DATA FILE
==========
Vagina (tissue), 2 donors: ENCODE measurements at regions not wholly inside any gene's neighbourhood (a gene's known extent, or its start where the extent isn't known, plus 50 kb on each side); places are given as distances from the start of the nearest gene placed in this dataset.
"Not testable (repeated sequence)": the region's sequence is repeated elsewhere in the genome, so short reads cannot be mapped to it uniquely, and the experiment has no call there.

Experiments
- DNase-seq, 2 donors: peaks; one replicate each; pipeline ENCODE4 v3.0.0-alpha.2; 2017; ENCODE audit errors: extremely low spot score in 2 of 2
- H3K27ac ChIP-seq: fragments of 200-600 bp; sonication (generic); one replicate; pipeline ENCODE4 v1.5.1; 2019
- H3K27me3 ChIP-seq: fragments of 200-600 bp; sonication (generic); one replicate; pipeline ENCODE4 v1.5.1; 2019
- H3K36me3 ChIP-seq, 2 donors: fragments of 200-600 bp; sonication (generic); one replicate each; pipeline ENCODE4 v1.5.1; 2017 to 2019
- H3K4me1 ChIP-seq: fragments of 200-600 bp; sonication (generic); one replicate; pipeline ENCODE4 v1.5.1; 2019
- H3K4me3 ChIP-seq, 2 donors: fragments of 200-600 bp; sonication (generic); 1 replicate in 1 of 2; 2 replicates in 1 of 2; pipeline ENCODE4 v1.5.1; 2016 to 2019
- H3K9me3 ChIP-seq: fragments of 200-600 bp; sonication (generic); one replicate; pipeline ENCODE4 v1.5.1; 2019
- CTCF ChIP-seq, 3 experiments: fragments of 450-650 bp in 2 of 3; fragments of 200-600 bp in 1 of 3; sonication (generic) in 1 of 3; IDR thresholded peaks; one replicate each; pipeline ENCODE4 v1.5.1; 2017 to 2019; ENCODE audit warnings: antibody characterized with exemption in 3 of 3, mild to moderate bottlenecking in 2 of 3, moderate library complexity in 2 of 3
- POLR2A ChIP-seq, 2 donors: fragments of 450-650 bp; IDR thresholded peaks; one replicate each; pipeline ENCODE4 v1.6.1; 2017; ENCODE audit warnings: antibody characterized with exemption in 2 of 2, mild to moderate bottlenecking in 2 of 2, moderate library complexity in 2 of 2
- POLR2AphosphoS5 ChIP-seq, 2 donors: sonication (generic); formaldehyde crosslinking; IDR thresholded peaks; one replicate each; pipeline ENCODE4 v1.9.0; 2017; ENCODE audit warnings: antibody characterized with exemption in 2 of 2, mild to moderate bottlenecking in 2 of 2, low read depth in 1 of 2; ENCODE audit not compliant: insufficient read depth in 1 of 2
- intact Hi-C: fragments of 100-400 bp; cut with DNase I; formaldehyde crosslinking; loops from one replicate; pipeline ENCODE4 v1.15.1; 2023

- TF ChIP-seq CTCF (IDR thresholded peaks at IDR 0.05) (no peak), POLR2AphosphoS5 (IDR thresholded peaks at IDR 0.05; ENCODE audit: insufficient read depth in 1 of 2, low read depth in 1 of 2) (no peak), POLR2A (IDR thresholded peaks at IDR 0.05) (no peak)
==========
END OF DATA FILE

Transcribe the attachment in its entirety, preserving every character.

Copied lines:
Vagina (tissue), 2 donors: ENCODE measurements at regions not wholly inside any gene's neighbourhood (a gene's known extent, or its start where the extent isn't known, plus 50 kb on each side); places are given as distances from the start of the nearest gene placed in this dataset.
"Not testable (repeated sequence)": the region's sequence is repeated elsewhere in the genome, so short reads cannot be mapped to it uniquely, and the experiment has no call there.

Experiments
- DNase-seq, 2 donors: peaks; one replicate each; pipeline ENCODE4 v3.0.0-alpha.2; 2017; ENCODE audit errors: extremely low spot score in 2 of 2
- H3K27ac ChIP-seq: fragments of 200-600 bp; sonication (generic); one replicate; pipeline ENCODE4 v1.5.1; 2019
- H3K27me3 ChIP-seq: fragments of 200-600 bp; sonication (generic); one replicate; pipeline ENCODE4 v1.5.1; 2019
- H3K36me3 ChIP-seq, 2 donors: fragments of 200-600 bp; sonication (generic); one replicate each; pipeline ENCODE4 v1.5.1; 2017 to 2019
- H3K4me1 ChIP-seq: fragments of 200-600 bp; sonication (generic); one replicate; pipeline ENCODE4 v1.5.1; 2019
- H3K4me3 ChIP-seq, 2 donors: fragments of 200-600 bp; sonication (generic); 1 replicate in 1 of 2; 2 replicates in 1 of 2; pipeline ENCODE4 v1.5.1; 2016 to 2019
- H3K9me3 ChIP-seq: fragments of 200-600 bp; sonication (generic); one replicate; pipeline ENCODE4 v1.5.1; 2019
- CTCF ChIP-seq, 3 experiments: fragments of 450-650 bp in 2 of 3; fragments of 200-600 bp in 1 of 3; sonication (generic) in 1 of 3; IDR thresholded peaks; one replicate each; pipeline ENCODE4 v1.5.1; 2017 to 2019; ENCODE audit warnings: antibody characterized with exemption in 3 of 3, mild to moderate bottlenecking in 2 of 3, moderate library complexity in 2 of 3
- POLR2A ChIP-seq, 2 donors: fragments of 450-650 bp; IDR thresholded peaks; one replicate each; pipeline ENCODE4 v1.6.1; 2017; ENCODE audit warnings: antibody characterized with exemption in 2 of 2, mild to moderate bottlenecking in 2 of 2, moderate library complexity in 2 of 2
- POLR2AphosphoS5 ChIP-seq, 2 donors: sonication (generic); formaldehyde crosslinking; IDR thresholded peaks; one replicate each; pipeline ENCODE4 v1.9.0; 2017; ENCODE audit warnings: antibody characterized with exemption in 2 of 2, mild to moderate bottlenecking in 2 of 2, low read depth in 1 of 2; ENCODE audit not compliant: insufficient read depth in 1 of 2
- intact Hi-C: fragments of 100-400 bp; cut with DNase I; formaldehyde crosslinking; loops from one replicate; pipeline ENCODE4 v1.15.1; 2023

- TF ChIP-seq CTCF (IDR thresholded peaks at IDR 0.05) (no peak), POLR2AphosphoS5 (IDR thresholded peaks at IDR 0.05; ENCODE audit: insufficient read depth in 1 of 2, low read depth in 1 of 2) (no peak), POLR2A (IDR thresholded peaks at IDR 0.05) (no peak)